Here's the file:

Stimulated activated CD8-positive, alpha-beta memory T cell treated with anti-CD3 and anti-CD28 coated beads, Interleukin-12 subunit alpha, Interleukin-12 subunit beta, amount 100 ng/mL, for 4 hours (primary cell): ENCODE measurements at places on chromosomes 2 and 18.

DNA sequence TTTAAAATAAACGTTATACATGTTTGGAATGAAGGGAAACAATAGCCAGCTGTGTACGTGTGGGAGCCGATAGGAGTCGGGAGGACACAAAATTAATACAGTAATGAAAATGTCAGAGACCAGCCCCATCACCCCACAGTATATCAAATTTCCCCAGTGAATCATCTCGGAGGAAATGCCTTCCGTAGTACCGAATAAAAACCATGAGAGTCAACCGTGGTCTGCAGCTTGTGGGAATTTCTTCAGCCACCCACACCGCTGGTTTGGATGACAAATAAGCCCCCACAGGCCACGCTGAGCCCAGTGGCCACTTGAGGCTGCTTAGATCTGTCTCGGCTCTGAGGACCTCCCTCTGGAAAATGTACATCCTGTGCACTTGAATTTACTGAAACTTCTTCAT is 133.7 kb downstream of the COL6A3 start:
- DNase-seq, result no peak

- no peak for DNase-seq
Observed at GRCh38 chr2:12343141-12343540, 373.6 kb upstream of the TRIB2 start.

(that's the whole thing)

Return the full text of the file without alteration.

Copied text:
Stimulated activated CD8-positive, alpha-beta memory T cell treated with anti-CD3 and anti-CD28 coated beads, Interleukin-12 subunit alpha, Interleukin-12 subunit beta, amount 100 ng/mL, for 4 hours (primary cell): ENCODE measurements at places on chromosomes 2 and 18.

DNA sequence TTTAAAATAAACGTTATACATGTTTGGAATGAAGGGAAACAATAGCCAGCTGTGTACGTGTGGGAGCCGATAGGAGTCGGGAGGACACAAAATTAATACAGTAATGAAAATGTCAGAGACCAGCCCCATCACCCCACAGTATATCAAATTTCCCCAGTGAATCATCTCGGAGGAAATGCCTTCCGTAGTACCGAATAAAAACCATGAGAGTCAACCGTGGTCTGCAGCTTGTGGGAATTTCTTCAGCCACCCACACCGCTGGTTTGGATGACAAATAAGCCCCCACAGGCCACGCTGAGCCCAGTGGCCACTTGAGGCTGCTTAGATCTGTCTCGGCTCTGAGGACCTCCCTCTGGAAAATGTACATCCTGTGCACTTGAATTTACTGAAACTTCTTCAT is 133.7 kb downstream of the COL6A3 start:
- DNase-seq, result no peak

- no peak for DNase-seq
Observed at GRCh38 chr2:12343141-12343540, 373.6 kb upstream of the TRIB2 start.